The Zapotec jalapeno is an old heirloom variety from Oaxaca, Mexico, cultivated over generations and likely dating back to the time of the Aztecs.
This variety boasts excellent flavor, good production, and hotter-than-average jalapeno heat. Zapotec jalapenos are becoming a must-grow variety for jalapeno lovers. Read below for more information on this variety and how to get started growing it.
Profile: Zapotec Jalapeno
Species: Capsicum annuum
Days to Maturity: 70 days
Height: Up to 36 inches
Open Pollinated? Yes
Heat Level: Toward the higher end of jalapeno heat (2,500 to 8,000 SHU)
Get seeds: Refining Fire Chiles (US), Baker Creek (US), 86Peppers (US), SpicesOnTheWeb.co.uk (UK), Fatalii Seeds (EU)
Note to international readers: Some of the US-based seed companies mentioned in this article also ship internationally.
Like most jalapenos, the Zapotec jalapeno is a versatile pepper in the kitchen, but with richer heirloom flavor and an extra kick of heat.
The peppers get to an ordinary size, around 2 to 3 inches, but have extraordinary flavor. When picked green, the flavor is rich, almost smoky, and then sweetens up as they ripen to a deep red color. The heat is above average for a jalapeno, and many of the fruits also have significant corking (small cracks characteristic of jalapenos).
The Zapotec jalapeno was introduced to the US by the late, great Beth Boyd, a chili pepper aficionado who brought back the seeds from Oaxaca. This pepper variety has been gaining popularity among growers in recent years as it’s been picked up by more seed vendors.
In the garden, Zapotec is similar to other jalapeno varieties, with sturdy plants getting up to 3 feet tall if given enough space. With rich soil or potting mix, you can expect heavy yields of flavorful, juicy, Zapotec jalapenos.
Planting Zapotec Jalapeno Peppers
Depending on the length of your growing season, you can sow Zapotec jalapeno seeds 6 to 10 weeks before your average last frost date. The goal is to have jalapeno seedlings ready to transplant after nighttime temperatures stay above 50°F (10°C).
You can sow Zapotec jalapeno seeds in moist (but not soggy) potting mix directly or use the paper towel method of germinating pepper seeds and then carefully transplant sprouted seeds into potting mix. Keep your seedlings under grow lights or a sunny, south-facing window until they’re ready to transplant.
Keep potting soil moist but avoid overwatering as that can lead to damping off. You do not need to apply fertilizer until your seedlings start growing their true leaves, and you can avoid fertilizing altogether if your potting mix has some nutrients already.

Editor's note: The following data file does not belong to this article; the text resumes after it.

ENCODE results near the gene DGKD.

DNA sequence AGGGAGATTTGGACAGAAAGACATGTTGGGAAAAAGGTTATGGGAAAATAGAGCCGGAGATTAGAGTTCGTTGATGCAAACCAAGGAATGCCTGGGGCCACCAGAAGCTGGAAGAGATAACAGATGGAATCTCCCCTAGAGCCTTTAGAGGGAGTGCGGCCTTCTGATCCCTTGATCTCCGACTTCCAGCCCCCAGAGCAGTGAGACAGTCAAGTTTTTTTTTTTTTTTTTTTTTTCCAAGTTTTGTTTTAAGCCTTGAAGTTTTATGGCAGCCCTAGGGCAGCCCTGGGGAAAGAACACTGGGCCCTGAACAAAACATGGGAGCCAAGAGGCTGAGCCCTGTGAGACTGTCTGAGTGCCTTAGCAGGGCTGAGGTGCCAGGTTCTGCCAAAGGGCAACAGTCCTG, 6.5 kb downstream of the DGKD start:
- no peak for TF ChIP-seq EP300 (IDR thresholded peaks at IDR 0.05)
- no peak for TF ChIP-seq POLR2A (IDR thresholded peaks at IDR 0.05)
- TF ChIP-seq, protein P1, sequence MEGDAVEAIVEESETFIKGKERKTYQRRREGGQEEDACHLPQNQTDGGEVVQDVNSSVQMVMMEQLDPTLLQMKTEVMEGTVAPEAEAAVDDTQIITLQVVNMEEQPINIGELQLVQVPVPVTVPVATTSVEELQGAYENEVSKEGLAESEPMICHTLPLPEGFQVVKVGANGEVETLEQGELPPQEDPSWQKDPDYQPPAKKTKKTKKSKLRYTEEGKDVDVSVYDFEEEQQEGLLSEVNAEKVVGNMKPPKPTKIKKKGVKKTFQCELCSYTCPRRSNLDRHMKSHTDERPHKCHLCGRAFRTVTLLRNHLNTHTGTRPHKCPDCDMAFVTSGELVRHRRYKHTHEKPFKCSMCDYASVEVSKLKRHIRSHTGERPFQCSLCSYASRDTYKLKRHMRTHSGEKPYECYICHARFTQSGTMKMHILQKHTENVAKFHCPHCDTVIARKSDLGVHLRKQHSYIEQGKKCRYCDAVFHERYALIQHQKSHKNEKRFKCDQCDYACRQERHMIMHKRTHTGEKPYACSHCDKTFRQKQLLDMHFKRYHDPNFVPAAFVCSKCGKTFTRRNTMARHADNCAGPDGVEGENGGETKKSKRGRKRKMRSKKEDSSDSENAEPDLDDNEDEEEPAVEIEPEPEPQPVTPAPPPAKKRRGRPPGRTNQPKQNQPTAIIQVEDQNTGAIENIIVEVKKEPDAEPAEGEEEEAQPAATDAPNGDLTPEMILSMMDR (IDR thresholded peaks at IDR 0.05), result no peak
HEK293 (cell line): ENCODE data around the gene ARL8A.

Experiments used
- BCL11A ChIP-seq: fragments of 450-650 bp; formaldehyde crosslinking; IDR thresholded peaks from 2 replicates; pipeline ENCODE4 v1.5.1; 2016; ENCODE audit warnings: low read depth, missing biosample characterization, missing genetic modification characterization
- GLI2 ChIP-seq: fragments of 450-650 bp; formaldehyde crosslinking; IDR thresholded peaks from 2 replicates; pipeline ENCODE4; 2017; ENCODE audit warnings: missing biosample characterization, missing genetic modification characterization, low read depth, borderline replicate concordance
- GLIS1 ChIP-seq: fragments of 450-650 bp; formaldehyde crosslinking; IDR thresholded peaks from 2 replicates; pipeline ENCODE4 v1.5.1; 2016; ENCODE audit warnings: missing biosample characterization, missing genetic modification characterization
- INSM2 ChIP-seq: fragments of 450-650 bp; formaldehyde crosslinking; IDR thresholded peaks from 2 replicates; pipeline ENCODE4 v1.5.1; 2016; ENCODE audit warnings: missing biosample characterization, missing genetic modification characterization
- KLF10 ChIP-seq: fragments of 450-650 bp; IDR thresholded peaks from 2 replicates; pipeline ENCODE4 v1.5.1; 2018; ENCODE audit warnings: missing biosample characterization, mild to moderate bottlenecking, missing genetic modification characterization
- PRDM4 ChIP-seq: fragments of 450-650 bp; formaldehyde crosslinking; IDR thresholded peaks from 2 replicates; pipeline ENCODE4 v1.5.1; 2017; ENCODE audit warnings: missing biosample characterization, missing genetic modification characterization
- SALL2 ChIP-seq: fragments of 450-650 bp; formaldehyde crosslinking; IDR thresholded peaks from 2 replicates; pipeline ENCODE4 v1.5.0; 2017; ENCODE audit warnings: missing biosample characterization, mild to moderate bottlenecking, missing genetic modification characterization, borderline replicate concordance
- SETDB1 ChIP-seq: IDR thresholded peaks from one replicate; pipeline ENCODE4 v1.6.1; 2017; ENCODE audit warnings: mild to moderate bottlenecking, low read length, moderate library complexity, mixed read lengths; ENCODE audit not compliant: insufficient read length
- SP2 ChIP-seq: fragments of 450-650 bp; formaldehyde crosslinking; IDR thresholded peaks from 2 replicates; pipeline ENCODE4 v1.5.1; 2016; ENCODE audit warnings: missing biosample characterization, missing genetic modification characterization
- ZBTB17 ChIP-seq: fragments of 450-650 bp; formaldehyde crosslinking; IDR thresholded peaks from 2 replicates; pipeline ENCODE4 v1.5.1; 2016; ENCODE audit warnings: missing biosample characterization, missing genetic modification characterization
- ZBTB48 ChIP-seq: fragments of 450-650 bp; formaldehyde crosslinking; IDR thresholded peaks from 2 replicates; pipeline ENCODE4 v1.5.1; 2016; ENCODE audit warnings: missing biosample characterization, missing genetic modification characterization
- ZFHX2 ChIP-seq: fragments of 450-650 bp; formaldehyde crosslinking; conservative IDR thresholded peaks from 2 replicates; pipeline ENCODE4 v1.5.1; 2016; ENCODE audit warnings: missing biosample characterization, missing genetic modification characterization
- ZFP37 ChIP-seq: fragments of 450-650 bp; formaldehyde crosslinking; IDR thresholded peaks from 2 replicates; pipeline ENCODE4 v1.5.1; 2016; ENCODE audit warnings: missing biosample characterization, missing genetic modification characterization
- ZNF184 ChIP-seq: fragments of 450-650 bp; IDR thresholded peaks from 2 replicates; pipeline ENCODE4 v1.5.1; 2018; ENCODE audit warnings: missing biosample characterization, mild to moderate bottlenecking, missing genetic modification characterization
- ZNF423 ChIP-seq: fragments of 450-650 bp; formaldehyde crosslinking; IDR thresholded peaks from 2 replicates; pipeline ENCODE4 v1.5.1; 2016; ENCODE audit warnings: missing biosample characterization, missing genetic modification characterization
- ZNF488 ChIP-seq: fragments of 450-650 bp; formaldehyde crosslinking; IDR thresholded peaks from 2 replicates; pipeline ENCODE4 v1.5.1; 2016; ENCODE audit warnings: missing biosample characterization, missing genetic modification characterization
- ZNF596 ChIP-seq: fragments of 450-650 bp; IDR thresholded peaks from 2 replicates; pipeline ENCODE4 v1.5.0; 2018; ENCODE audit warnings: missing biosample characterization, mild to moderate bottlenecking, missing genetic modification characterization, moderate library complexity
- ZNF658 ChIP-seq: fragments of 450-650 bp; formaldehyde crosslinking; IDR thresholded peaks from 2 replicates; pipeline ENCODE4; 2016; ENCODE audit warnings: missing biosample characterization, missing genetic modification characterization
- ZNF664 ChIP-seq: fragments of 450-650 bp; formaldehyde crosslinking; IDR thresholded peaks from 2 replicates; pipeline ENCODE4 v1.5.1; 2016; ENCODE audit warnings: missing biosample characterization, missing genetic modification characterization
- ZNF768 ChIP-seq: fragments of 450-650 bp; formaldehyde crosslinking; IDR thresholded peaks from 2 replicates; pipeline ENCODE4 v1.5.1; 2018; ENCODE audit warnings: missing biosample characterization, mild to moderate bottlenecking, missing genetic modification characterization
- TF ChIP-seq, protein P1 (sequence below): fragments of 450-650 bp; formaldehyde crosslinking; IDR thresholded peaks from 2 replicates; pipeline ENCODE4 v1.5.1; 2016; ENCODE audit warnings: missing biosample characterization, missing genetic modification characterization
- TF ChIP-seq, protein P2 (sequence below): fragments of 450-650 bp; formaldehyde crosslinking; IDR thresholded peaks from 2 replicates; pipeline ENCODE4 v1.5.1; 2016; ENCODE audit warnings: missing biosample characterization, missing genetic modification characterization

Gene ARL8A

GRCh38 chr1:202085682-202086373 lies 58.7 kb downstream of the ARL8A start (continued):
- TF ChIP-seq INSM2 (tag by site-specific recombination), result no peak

Transplant your Zapotec jalapeno plants outdoors after your night temperatures no longer drop below 50°F (10°C). You can plant them in the ground or in containers. For in-ground garden beds, plant Zapotec jalapenos no less than 12 inches apart, and preferably at least 15 inches apart to avoid overcrowding. Zapotec jalapenos can tolerate a variety of container sizes, but for plants to reach their full potential, plant them in 5-gallon pots or larger.
Peppers tolerate partial shade but for healthier, more productive plants, transplant in a location that gets full sun (at least 6 hours of direct sunlight per day). Water in well after transplanting to reduce transplant shock.
Taking Care of Zapotec Jalapeno Peppers
Once established, peppers are pretty easy to take care of. Keep your Zapotec jalapenos well-watered but avoid drowning the roots.
For an extra nutrient boost, you can apply a tomato fertilizer or all-purpose vegetable fertilizer–either a liquid feed or slow-release fertilizer can work. In general, peppers grow best with more nitrogen in spring and then higher phosphorus and potassium for the rest of the season.
[Editor’s note: For my Zapotecs growing in containers, I like to add some organic bloom fertilizer mixed with blood meal before transplanting, and then use slow-release fertilizer spikes until fall.]
Harvesting Zapotec Jalapenos
Like most jalapenos, Zapotec jalapenos are best harvested any time after they reach their full size (around 2 to 3 inches for Zapotecs) and have turned a darker, shinier green color. Occasionally, you may find shorter jalapenos that never get to their full size, but as long as you see them go from that dull, light-green phase to a darker color, they’re ready for picking.
Zapotec jalapenos can also be harvested when they turn red. Ripe, red Zapotec jalapenos can be used the same way as green ones, but they have a richer, sweeter flavor and are a bit hotter. [Editor’s note: I love using red jalapenos as a base for hot sauces!]
Since Zapotec jalapenos are an open-pollinated variety, you can save the seeds from your fully ripened peppers (the red ones) and replant them year after year. To guarantee no accidental cross-pollination if you’re growing lots of different pepper varieties, you can isolate the buds– carefully cover a part of a branch a mesh bag, wait until some of the flowers self-pollinate and the little peppers start growing, and then take the bag off and use a little string to identify them for seed-saving.
One or two ripe Zapotec jalapenos will yield enough seeds for several years of planting in a small salsa garden.